Soul Writing in Incidents in the Life of a Slave Girl and Our Time
Real writing, soul writing is dangerous; there is an intrinsic, gut-churning element of risk within the process of telling the truth, a risk that yields an adrenaline rush that parallels skydiving and skinny-dipping. The thrill of one's own truth displayed nakedly in little black letters on a white page is scary and beautiful, both chaining and freeing. The issue for authors, like skydivers, is that after they jump out of the plane (start writing) the fears don't disappear. The diver-author asks herself, "Should I really be doing this... What if my parachute doesn't work... What if I'm misunderstood?" Harriet Jacobs and John Edgar Wideman undergo this free-fall, these fears. In the telling of their stories, Incidents in the Life of a Slave Girl (Jacobs) and Our Time (Wideman), each author is self-conscious. Both authors tell about a minority in their stories; Jacobs speaks of the female slave and Wideman speaks of the African-American gangster. Because they tell the story of a minority to a majority, they can't afford to be misunderstood. They also can't afford to write solely in metaphors because they not only must prove their competence through reserved analysis but also must appeal to the hearts and minds of their audience.
The authors must bring middle class white readers as close to the slave plantation or the Ghetto or the prison cell as possible. For this reason, both authors refer to the reader with questions. This rhetorical device forces the reader to place herself in the situation of the main character. For example, when discussing the abuse she took from her master, Dr. flint, Jacobs asks, "But where could I turn for protection?"(477). Jacobs needs to make the reader understand that the rules that hold true for us (i.e. I can call the police, or get a divorce...) didn't apply to her. She needs to make it clear that she wasn't weak but just lacked any other option because, while it seems so clear to us as readers in the 1990s, the same assumptions would probably not have been made in the 1800s. But Jacobs is not only making this point clear to the reader; she is making it clear to herself. In writing her story, Jacobs comes to terms with herself.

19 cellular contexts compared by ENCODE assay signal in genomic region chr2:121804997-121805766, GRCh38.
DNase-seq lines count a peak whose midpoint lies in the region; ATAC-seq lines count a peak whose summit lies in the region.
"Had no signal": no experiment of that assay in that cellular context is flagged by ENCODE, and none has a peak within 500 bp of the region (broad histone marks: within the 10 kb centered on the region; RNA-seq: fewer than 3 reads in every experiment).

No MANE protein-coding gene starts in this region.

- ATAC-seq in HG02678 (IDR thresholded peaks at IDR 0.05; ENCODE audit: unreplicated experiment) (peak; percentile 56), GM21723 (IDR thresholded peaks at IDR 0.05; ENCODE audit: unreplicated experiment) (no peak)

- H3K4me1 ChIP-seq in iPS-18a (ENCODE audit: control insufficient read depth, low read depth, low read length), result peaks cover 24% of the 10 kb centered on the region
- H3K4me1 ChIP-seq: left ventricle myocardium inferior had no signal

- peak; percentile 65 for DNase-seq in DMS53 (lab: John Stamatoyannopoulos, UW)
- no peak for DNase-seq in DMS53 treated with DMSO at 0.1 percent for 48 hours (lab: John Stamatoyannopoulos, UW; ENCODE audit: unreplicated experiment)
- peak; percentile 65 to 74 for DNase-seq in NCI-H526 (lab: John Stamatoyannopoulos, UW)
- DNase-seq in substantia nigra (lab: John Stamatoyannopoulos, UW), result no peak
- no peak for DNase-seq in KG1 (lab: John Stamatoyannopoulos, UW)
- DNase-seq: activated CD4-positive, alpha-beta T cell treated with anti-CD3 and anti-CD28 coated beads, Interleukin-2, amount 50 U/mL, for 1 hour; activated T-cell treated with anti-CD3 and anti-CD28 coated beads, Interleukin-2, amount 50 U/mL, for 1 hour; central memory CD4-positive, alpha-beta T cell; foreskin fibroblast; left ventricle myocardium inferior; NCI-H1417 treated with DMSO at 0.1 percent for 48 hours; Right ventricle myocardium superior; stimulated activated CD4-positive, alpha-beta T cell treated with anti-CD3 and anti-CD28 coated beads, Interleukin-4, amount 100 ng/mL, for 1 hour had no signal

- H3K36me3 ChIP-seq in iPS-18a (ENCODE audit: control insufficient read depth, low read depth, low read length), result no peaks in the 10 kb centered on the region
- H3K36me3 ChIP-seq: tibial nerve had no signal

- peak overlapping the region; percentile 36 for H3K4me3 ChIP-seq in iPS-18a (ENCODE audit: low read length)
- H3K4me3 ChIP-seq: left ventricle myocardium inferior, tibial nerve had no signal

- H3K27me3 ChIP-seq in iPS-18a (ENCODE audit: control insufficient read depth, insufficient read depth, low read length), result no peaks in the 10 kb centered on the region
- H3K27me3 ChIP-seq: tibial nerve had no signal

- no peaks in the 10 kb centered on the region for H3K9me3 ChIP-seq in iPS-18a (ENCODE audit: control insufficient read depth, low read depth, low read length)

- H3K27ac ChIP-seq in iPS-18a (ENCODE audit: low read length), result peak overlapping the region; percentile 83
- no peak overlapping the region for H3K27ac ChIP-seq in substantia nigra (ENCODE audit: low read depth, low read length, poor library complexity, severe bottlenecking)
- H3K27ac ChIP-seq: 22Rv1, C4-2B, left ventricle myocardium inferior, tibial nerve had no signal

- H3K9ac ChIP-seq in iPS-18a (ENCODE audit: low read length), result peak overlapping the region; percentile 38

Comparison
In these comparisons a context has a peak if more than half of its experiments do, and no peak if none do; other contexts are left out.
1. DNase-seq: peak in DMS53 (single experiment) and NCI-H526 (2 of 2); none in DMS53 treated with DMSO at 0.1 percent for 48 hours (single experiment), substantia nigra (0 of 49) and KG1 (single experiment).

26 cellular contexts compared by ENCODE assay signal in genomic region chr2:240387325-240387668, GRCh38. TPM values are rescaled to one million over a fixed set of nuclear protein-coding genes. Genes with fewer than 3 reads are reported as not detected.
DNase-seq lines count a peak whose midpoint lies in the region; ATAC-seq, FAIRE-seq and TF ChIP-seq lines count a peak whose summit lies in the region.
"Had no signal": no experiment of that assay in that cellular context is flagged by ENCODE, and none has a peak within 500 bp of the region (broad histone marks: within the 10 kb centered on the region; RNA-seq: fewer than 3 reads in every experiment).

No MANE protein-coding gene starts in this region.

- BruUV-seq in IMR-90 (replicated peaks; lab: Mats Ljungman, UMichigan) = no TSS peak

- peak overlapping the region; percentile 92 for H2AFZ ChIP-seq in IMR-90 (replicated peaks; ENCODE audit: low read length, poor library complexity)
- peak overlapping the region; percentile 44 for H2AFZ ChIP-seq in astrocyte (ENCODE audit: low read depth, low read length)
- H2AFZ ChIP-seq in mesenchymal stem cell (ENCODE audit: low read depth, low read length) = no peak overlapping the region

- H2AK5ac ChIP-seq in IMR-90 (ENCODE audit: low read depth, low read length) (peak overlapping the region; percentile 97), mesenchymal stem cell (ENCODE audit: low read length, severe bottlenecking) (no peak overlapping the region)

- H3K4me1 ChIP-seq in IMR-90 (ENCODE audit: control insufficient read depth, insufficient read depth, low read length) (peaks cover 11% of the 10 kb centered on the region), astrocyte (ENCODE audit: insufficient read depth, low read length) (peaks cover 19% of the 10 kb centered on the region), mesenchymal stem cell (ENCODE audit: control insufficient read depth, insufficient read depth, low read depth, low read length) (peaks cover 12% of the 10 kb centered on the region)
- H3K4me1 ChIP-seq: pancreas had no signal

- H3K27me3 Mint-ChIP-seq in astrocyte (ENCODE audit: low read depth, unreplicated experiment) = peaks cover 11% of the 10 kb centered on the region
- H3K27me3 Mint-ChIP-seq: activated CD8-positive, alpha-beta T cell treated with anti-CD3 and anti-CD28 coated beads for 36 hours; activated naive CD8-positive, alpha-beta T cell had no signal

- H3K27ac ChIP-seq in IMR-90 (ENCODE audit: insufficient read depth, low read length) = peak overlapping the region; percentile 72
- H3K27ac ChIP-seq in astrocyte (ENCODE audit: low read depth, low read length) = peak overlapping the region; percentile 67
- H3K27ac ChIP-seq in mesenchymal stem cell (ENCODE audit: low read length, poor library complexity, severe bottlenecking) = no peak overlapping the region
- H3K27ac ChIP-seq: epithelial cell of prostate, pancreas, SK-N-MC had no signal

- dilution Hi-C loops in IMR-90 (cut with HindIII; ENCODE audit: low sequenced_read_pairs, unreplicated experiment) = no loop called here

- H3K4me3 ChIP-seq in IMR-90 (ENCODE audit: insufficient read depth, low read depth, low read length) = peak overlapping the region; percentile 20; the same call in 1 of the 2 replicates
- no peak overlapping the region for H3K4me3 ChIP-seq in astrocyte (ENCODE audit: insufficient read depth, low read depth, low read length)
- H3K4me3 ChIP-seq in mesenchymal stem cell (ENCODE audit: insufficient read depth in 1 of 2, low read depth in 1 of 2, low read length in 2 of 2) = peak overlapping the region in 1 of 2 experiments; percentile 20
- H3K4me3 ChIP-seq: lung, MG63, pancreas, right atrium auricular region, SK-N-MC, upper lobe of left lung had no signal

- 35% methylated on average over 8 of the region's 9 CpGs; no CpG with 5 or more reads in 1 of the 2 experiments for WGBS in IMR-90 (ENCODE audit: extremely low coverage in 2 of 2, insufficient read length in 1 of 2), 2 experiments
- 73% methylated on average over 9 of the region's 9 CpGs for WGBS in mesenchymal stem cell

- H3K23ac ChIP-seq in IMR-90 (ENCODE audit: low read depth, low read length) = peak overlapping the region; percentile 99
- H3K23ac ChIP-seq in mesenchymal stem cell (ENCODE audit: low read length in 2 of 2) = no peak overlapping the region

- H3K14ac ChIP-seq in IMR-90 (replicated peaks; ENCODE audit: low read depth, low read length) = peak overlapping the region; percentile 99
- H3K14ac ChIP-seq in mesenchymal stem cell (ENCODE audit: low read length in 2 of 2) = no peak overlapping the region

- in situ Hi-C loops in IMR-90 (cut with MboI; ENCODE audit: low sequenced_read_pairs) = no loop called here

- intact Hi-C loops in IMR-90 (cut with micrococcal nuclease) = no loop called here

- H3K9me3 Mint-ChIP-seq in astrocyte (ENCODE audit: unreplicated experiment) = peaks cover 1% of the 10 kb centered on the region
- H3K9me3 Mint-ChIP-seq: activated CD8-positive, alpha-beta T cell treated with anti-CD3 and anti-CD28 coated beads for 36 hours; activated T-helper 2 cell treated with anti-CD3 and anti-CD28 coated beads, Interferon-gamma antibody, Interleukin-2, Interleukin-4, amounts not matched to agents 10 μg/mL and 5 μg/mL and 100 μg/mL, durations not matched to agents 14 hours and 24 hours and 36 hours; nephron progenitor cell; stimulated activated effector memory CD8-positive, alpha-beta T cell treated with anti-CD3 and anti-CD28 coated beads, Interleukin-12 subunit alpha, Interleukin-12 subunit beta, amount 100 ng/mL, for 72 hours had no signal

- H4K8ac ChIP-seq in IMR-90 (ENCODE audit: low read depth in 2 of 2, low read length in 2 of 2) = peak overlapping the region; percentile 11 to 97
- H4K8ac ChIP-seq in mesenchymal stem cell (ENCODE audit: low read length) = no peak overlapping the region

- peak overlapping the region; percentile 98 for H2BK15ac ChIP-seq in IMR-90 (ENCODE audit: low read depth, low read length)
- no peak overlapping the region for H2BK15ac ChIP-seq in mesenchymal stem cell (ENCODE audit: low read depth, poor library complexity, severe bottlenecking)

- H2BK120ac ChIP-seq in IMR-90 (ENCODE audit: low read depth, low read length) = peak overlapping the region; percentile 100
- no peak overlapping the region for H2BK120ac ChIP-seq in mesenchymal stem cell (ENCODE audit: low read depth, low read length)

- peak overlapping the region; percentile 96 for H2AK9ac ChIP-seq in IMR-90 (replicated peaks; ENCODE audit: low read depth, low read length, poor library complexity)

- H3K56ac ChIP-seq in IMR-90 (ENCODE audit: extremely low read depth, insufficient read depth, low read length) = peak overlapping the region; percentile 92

Wideman similarly employs the use of the question. While struggling with the issue of telling his brother's story without making it his own, he asks the reader a string of questions: "And if I did learn to listen, wouldn't there be a point at which I'd have to take over the telling? Wasn't there something fundamental in my writing, in my capacity to function, that depended on flight, on escape? Wasn't another person's skin a hiding place, a place to work out anxiety, to face threats too intimidating to handle in any other fashion? Wasn't writing about people a way of exploiting them?"(722). Wideman, uncomfortable with his relationship between his brother, the text, and himself, makes his plight...